If you missed Sunday’s Vikings loss in Chicago, don’t worry. There’s a good chance you’ve already seen the game before, as long as you’ve watched any Vikings football since the middle of last season.

The Vikings were 5-3-1 heading into their Week 10 bye last season. Since then, they’ve gone 5-6, and their losses have followed a frighteningly familiar script — one they followed to imperfection Sunday.

In all six losses — five of them night games or late-afternoon starts, including Sunday’s 3:25 kickoff in Chicago — the Vikings were in a hole of at least 10-0 before their first score.

Sometimes the defense has been in an early slumber. Often the offense has been flat and/or flattened by an opposing defense that a porous offensive line couldn’t contain.

Quarterback Kirk Cousins, a common denominator in the poor starts and losses, has looked increasingly discombobulated. He looks particularly skittish against the Bears — another common denominator in that they were the opponent in three of the six losses.

So yeah, if you missed it … I wouldn’t say you’ve been missing it, and you didn’t miss anything you haven’t seen. And I’m afraid there will be other opportunities to see this game again as a predictable season unfolds.

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A key narrative going into this Gophers football season was the depth the team had at running back and how that figured to carry the offense.

But then the Gophers wide receivers started making big play after big play in a nail-biting 3-0 start. And they played a Purdue squad Saturday that couldn’t stop anything through the air.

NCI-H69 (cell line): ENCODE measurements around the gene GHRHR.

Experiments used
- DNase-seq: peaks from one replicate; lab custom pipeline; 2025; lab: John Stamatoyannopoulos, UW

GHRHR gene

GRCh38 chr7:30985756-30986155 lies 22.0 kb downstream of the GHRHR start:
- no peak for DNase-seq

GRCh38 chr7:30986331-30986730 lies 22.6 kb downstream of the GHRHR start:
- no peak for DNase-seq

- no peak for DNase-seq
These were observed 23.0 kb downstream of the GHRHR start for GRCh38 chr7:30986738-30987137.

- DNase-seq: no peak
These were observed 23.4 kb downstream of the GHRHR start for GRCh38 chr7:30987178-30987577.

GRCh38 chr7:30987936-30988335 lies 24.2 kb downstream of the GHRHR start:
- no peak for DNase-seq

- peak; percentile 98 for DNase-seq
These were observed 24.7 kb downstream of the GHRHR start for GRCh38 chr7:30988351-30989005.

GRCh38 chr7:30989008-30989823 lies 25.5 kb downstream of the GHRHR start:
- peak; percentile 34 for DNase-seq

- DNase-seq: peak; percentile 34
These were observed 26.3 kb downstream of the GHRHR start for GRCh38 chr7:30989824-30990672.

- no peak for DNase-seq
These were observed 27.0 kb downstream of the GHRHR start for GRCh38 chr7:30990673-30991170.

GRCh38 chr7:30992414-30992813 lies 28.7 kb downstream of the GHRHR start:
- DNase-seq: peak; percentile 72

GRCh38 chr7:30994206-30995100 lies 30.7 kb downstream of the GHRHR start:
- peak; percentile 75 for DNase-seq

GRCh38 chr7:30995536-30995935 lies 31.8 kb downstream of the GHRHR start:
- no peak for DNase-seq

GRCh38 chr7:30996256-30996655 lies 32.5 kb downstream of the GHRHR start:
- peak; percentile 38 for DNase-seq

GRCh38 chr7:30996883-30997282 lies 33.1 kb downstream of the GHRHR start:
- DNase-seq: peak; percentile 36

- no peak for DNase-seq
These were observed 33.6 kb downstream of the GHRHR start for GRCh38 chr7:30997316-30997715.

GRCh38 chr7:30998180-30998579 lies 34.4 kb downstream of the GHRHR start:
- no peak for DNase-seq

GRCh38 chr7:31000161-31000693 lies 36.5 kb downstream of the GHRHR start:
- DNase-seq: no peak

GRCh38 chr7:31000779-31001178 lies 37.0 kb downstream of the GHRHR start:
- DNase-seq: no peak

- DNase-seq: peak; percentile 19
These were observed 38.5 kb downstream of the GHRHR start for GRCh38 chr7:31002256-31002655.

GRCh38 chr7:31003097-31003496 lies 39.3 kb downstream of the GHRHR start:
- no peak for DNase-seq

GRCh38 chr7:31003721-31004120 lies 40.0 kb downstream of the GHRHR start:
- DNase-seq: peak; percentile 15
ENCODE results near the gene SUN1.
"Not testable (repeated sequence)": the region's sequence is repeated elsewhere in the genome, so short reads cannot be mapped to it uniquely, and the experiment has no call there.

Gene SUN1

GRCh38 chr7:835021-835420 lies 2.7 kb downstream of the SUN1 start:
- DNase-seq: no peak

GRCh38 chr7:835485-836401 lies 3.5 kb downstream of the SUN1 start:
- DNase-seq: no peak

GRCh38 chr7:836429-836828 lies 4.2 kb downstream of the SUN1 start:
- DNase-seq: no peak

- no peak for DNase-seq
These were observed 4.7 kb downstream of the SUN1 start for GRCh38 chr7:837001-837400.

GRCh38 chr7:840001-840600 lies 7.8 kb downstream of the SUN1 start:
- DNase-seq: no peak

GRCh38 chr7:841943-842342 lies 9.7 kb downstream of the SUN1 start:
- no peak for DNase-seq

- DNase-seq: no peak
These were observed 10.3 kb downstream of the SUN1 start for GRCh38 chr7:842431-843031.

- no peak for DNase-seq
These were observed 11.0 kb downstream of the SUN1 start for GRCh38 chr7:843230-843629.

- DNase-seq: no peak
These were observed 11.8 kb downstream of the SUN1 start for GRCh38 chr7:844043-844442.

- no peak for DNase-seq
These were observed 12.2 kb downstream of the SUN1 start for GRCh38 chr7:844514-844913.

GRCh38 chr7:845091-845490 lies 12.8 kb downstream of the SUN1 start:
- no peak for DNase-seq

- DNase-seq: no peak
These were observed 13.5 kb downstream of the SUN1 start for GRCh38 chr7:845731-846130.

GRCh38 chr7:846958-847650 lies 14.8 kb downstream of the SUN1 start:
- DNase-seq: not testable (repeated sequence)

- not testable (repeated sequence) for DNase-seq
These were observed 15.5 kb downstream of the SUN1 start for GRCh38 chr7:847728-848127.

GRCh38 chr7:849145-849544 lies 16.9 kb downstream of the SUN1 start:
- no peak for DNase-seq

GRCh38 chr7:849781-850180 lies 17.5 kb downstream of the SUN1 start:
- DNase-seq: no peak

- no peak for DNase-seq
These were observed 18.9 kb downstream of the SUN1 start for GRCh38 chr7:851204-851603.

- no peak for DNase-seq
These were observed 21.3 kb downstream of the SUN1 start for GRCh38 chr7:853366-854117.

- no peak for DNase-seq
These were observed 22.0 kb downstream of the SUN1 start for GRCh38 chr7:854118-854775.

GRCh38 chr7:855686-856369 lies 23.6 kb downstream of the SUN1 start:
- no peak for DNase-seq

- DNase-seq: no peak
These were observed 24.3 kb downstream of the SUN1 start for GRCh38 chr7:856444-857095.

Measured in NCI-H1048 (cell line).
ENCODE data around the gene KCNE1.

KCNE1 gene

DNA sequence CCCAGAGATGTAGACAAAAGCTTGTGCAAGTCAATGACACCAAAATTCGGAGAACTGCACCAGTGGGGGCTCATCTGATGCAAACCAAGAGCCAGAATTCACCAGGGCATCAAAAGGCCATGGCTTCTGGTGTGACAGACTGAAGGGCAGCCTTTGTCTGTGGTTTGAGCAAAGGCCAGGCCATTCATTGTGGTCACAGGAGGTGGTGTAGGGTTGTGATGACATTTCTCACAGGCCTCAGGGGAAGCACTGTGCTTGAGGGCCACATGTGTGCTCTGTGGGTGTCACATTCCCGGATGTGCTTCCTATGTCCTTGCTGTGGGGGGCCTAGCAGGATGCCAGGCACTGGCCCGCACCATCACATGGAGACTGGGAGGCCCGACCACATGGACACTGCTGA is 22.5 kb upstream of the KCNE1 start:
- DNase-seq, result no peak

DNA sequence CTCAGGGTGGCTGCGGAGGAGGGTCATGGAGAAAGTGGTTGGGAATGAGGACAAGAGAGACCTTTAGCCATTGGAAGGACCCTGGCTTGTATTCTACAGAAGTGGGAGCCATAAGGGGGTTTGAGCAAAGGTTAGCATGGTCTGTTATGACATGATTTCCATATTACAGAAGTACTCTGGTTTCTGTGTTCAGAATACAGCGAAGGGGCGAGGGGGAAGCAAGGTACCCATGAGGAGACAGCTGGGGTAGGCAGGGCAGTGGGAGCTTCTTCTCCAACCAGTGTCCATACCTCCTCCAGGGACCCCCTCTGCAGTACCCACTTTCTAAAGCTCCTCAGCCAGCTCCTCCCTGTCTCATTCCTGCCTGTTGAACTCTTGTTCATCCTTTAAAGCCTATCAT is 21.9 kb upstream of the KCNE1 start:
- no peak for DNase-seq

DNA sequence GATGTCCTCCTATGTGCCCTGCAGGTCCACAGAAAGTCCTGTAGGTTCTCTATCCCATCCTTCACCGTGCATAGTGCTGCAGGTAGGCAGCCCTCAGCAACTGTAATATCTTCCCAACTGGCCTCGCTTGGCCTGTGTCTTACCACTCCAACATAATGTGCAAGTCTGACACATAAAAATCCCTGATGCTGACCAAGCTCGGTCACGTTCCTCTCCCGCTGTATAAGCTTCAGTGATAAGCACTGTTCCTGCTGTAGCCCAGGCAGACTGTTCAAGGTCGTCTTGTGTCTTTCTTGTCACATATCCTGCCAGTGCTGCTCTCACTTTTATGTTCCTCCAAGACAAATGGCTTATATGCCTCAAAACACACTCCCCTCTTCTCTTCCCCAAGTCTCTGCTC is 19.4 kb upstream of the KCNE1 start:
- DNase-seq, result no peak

So: They kept throwing. And they racked up a Big Ten win that was easier than anything from the nonconference season.

Utilizing talent. Making a defense pay.

It’s a lesson that the professional football team in town might be wise to learn at the start of the game instead of when it’s too late, given the talented wide receivers who have been underutilized this season.

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Engulf everyone in bubble wrap. Or hey: Never even leave the house. You can never be too vigilant in the pursuit of safety.

Not really, of course, but that does seem to be what some Twins fans want in the wake of Luis Arraez’s ankle injury Saturday in an utterly meaningless (standingswise) 4-3 Twins victory.

It stinks that the Twins’ excellent Rod Carew clone rookie was hurt (albeit not nearly as badly as initially feared), putting his playoff availability in jeopardy.

The temptation is to scream: WHY WAS HE EVEN PLAYING!?!?

But it was a freak injury in a sport that’s usually safe. After Sunday’s game, the Twins aren’t slated to play again until Friday, so staying relatively sharp is important. Having Arraez play was logical, and his injury was bad luck but not the result of a bad decision.

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The Twins edging out the Yankees 307-306 for the single-season home record doesn’t really matter, but … it kind of does?

Maybe in a sense it’s symbolic of a shift in the relationship between the two teams as they prepare to add to a heretofore lopsided playoff history? It sure looked like New York was going to swoop in and grab the record, right up until the last day.

In a season when everyone was hitting home runs, the Twins hit the most — even more than the big, bad Yankees. And hey, this record might stay in Minnesota a while if MLB Commissioner Rob Manfred is serious about making changes to an obviously juiced-up baseball.